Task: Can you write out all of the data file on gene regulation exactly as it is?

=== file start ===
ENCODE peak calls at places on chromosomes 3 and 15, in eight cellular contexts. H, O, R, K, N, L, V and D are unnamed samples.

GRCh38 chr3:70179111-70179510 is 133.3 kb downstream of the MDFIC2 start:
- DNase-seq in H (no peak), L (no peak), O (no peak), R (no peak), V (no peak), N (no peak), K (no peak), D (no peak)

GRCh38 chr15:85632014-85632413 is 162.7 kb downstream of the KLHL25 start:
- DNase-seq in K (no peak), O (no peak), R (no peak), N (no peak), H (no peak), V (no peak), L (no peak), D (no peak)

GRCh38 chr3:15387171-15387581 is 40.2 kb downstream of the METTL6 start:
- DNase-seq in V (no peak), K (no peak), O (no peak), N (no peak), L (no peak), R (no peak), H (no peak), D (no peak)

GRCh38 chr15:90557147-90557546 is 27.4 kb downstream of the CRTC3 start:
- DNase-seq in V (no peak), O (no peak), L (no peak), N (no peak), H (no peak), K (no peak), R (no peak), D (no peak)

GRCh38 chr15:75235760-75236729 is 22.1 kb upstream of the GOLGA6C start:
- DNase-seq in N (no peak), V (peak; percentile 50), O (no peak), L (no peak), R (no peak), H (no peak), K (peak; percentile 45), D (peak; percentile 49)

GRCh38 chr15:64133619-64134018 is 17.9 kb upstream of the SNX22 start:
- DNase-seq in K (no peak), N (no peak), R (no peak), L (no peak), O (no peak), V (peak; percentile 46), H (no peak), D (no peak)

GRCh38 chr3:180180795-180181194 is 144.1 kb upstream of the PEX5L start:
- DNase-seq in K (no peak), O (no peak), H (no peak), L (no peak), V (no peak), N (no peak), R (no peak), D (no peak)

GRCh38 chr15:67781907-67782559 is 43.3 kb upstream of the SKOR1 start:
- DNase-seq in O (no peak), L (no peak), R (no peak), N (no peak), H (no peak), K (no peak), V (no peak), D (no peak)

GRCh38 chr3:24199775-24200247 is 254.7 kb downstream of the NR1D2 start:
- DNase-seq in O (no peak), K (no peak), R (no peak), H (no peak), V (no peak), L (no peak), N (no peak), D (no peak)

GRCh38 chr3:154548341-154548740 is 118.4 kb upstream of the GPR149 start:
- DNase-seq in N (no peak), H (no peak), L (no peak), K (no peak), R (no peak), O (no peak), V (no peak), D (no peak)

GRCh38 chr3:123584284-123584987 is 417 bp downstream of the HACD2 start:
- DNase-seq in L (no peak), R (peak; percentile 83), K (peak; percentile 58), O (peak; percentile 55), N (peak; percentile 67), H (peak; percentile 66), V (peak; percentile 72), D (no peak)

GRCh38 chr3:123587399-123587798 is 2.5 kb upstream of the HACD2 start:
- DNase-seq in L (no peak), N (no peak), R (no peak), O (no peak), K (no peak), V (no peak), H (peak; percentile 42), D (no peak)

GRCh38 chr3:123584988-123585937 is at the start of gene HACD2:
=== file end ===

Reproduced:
ENCODE peak calls at places on chromosomes 3 and 15, in eight cellular contexts. H, O, R, K, N, L, V and D are unnamed samples.

GRCh38 chr3:70179111-70179510 is 133.3 kb downstream of the MDFIC2 start:
- DNase-seq in H (no peak), L (no peak), O (no peak), R (no peak), V (no peak), N (no peak), K (no peak), D (no peak)

GRCh38 chr15:85632014-85632413 is 162.7 kb downstream of the KLHL25 start:
- DNase-seq in K (no peak), O (no peak), R (no peak), N (no peak), H (no peak), V (no peak), L (no peak), D (no peak)

GRCh38 chr3:15387171-15387581 is 40.2 kb downstream of the METTL6 start:
- DNase-seq in V (no peak), K (no peak), O (no peak), N (no peak), L (no peak), R (no peak), H (no peak), D (no peak)

GRCh38 chr15:90557147-90557546 is 27.4 kb downstream of the CRTC3 start:
- DNase-seq in V (no peak), O (no peak), L (no peak), N (no peak), H (no peak), K (no peak), R (no peak), D (no peak)

GRCh38 chr15:75235760-75236729 is 22.1 kb upstream of the GOLGA6C start:
- DNase-seq in N (no peak), V (peak; percentile 50), O (no peak), L (no peak), R (no peak), H (no peak), K (peak; percentile 45), D (peak; percentile 49)

GRCh38 chr15:64133619-64134018 is 17.9 kb upstream of the SNX22 start:
- DNase-seq in K (no peak), N (no peak), R (no peak), L (no peak), O (no peak), V (peak; percentile 46), H (no peak), D (no peak)

GRCh38 chr3:180180795-180181194 is 144.1 kb upstream of the PEX5L start:
- DNase-seq in K (no peak), O (no peak), H (no peak), L (no peak), V (no peak), N (no peak), R (no peak), D (no peak)

GRCh38 chr15:67781907-67782559 is 43.3 kb upstream of the SKOR1 start:
- DNase-seq in O (no peak), L (no peak), R (no peak), N (no peak), H (no peak), K (no peak), V (no peak), D (no peak)

GRCh38 chr3:24199775-24200247 is 254.7 kb downstream of the NR1D2 start:
- DNase-seq in O (no peak), K (no peak), R (no peak), H (no peak), V (no peak), L (no peak), N (no peak), D (no peak)

GRCh38 chr3:154548341-154548740 is 118.4 kb upstream of the GPR149 start:
- DNase-seq in N (no peak), H (no peak), L (no peak), K (no peak), R (no peak), O (no peak), V (no peak), D (no peak)

GRCh38 chr3:123584284-123584987 is 417 bp downstream of the HACD2 start:
- DNase-seq in L (no peak), R (peak; percentile 83), K (peak; percentile 58), O (peak; percentile 55), N (peak; percentile 67), H (peak; percentile 66), V (peak; percentile 72), D (no peak)

GRCh38 chr3:123587399-123587798 is 2.5 kb upstream of the HACD2 start:
- DNase-seq in L (no peak), N (no peak), R (no peak), O (no peak), K (no peak), V (no peak), H (peak; percentile 42), D (no peak)

GRCh38 chr3:123584988-123585937 is at the start of gene HACD2: